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Lord Strangford, an experienced diplomatic official with previous postings to Portugal, Brazil, and Sweden, served as Britain's ambassador to the Sublime Porte from 1821 to 1824, an especially turbulent time in Ottoman-European encounters. As the Ottoman Empire coped with a series of challenges, Strangford sent hundreds of reports to the London Foreign Office. His correspondence detailed the state of the sultan's realm at a tense but pivotal moment in the Eastern Question, that precarious web of European power, rivalry, and intrigue in the remarkably resilient Ottoman Empire, which still possessed strategic lands and vital waterways in the Levant, or eastern Mediterranean. Rebellion broke out in the Danubian principalities, the Peloponnese, and other Greekinhabited regions of the Ottoman Empire. War between Russia and Turkey loomed, largely over Ottoman actions that abrogated Russian-Ottoman treaties. Ottoman restrictions disrupted European trade. Politics clashed with religion. Sectarian abuse and violence deepened the Greek-Ottoman divide. Administrative disorder heightened public uncertainty, government factions contested the sultan's rule, and border disputes sparked hostility between Turkey and Persia.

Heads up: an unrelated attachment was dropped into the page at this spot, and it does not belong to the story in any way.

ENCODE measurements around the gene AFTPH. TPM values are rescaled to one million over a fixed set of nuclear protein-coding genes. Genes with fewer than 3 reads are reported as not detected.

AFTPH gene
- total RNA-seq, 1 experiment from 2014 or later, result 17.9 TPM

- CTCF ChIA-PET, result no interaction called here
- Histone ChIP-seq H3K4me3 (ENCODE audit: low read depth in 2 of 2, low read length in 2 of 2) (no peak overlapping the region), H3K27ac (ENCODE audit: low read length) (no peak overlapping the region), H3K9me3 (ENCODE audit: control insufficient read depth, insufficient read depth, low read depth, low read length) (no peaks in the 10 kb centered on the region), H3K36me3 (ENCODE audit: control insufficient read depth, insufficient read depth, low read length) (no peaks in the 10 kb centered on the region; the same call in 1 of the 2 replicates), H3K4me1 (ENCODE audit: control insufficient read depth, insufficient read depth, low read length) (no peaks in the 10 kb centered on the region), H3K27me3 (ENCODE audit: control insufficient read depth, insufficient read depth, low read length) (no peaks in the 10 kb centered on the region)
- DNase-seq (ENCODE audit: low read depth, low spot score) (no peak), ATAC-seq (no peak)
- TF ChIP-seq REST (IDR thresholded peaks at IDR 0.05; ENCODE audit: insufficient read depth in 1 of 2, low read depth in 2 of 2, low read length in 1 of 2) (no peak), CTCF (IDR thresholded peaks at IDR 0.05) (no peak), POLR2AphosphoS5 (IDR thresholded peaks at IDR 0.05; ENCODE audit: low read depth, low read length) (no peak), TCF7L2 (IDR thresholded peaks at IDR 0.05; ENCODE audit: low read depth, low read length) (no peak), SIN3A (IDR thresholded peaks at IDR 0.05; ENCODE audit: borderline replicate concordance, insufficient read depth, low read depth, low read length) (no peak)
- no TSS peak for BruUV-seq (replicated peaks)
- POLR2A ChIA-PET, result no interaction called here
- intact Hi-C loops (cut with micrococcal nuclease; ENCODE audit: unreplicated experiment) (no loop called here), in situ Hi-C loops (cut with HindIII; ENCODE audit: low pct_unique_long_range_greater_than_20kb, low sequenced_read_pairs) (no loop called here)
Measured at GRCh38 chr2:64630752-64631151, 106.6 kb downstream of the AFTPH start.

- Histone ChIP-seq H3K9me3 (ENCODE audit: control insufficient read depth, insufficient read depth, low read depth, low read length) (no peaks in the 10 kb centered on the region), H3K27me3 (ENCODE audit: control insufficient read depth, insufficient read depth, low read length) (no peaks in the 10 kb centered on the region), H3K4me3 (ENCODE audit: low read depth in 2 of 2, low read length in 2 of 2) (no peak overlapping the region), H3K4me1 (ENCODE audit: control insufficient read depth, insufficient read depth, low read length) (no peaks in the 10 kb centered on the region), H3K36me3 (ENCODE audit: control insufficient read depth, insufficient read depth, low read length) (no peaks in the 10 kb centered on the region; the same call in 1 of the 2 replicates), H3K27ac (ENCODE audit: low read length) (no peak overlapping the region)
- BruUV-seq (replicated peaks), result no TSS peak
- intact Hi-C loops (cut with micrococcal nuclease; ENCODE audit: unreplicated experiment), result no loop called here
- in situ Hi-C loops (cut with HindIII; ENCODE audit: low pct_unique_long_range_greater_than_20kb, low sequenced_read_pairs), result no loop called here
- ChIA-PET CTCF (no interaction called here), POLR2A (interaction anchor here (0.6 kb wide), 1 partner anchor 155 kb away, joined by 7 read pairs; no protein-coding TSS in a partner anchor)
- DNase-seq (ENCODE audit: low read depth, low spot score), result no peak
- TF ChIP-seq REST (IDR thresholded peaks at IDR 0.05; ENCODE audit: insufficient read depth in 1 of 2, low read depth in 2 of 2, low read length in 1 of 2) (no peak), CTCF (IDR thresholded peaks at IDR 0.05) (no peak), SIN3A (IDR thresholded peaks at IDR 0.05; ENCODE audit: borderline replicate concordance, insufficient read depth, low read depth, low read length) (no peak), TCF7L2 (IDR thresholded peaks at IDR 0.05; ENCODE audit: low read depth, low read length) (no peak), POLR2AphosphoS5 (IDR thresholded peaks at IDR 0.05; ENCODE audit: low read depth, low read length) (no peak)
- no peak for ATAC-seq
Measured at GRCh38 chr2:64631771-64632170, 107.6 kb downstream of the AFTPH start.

From Russian-Ottoman Borderlands: The Eastern Question Reconsidered by Lucien J. Frary and Mara Kozelsky. Reprinted by permission of the University of Wisconsin Press. © 2014 by the Board of Regents of the University of Wisconsin System. All rights reserved.

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